Ruling Party Sees Victory in Azeri Vote
BAKU, Azerbaijan -- The ruling New Azerbaijan
Party expressed confidence that it would win a large majority
in Sunday's parliamentary elections, billed as a test of President
Ilham Aliyev's attempts at managed democracy, but an opposition
leader claimed fraud shortly after the polls closed.
Voters at polling stations in and around the
capital, Baku, said the voting itself was freer than at any election
during the 12 years of rule by Aliyev and his late father, Heidar.
Most local election officials appeared to be following instructions
not to tell voters whom to support -- a noticeable change from
Anti-falsification measures urged by Western
governments and agreed by Aliyev just 12 days before election
day -- including the spraying of voters' fingers with invisible
ink to prevent multiple voting -- appeared to be having an effect
where they were carried out. But implementation appeared to be
patchy, with opposition observers saying that officials in some
polling stations were not spraying fingers and were advising people
whom to vote for.
Ali Kerimli, leader of the Popular Front, one
of three parties in the opposition Azadliq, or Freedom, bloc,
said Sunday night that the voting was "clearly falsified"
and that opposition members of local election committees were
"These elections could not reflect the will
of the Azeri people," he said. "Beginning tomorrow,
we will begin our peaceful struggle within the framework of the
constitution to annul the fraudulent results."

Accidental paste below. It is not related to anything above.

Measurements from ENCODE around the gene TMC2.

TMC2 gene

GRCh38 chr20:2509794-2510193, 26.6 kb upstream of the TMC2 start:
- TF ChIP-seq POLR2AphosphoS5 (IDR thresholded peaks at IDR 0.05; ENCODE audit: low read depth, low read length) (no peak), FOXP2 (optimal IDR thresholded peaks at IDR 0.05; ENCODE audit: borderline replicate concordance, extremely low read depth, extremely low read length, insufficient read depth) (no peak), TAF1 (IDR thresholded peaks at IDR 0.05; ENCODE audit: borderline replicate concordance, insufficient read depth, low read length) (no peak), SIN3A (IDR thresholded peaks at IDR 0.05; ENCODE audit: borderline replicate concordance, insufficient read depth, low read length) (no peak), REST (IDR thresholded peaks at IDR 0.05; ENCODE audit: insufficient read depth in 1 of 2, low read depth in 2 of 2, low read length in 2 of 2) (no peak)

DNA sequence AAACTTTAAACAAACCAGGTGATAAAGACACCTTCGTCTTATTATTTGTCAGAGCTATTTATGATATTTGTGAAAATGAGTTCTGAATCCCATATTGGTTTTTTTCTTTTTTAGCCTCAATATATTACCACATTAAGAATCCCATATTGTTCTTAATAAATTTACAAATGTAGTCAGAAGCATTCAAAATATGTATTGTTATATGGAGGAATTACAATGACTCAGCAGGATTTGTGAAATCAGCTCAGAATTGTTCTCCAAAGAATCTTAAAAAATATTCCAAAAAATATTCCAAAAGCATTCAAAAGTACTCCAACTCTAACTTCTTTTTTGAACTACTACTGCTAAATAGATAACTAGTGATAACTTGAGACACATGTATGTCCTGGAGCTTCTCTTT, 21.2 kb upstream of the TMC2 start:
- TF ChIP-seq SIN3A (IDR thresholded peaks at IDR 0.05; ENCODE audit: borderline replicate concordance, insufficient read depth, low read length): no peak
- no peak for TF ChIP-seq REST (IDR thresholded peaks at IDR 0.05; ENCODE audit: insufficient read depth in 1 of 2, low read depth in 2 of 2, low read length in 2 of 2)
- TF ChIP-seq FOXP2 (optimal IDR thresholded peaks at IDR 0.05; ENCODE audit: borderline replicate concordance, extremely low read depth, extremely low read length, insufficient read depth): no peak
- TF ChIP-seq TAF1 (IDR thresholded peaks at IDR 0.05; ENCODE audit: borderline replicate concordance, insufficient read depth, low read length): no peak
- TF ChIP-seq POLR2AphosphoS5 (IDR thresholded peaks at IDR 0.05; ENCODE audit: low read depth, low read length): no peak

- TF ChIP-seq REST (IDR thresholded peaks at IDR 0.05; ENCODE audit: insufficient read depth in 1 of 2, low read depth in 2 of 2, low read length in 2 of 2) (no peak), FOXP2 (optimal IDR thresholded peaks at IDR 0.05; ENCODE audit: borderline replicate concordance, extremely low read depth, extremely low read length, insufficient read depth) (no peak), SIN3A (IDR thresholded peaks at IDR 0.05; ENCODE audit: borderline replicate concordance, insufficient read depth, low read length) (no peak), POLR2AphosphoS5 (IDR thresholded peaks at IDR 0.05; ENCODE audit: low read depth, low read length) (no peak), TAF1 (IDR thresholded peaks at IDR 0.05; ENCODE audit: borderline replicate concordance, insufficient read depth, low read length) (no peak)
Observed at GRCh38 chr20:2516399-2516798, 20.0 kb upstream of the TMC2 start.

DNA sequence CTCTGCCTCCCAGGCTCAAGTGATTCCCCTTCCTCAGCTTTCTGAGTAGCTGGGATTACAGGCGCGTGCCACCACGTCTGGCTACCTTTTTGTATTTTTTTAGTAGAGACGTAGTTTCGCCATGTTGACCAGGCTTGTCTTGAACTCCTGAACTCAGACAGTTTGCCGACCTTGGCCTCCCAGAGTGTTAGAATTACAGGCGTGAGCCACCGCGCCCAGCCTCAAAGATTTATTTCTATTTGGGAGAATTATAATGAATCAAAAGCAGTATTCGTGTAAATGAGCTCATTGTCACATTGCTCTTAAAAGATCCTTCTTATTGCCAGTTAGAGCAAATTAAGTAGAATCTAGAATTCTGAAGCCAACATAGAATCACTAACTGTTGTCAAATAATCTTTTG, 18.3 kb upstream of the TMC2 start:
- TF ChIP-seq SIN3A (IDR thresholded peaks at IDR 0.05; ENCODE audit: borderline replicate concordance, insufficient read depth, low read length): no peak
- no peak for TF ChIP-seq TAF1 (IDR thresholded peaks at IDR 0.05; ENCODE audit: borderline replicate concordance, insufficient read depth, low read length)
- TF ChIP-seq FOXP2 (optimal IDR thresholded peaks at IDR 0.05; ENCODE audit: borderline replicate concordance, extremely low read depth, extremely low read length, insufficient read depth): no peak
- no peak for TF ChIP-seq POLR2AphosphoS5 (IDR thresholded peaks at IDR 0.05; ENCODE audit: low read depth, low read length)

The deputy head of the Musavat party, Vurgun
Eyub, said seven opposition party representatives had been detained
at a polling station in the Surahani district, outside Baku, and
that all opposition observers had been thrown out of 23 stations
just before the polls closed.
The New Azerbaijan Party's executive secretary,
Ali Akhmadov, countered that the elections had been "transparent,
just and democratic" and said the opposition's claims of
fraud "mean they acknowledge their own defeat."
Inside School No. 156, Abuzer Ahmedov, the only
opposition party representative on the local six-member election
commission, complained that a group of 300 young soldiers from
a military base 10 kilometers away had barged into the polling
station and that he had not been able to spray their fingers with
At this, a New Azerbaijan Party election official,
Hasret Rustamov, hustled over. "Don't believe a word of his
lies," she said. "There were no problems. We let the
soldiers in just after the polls opened."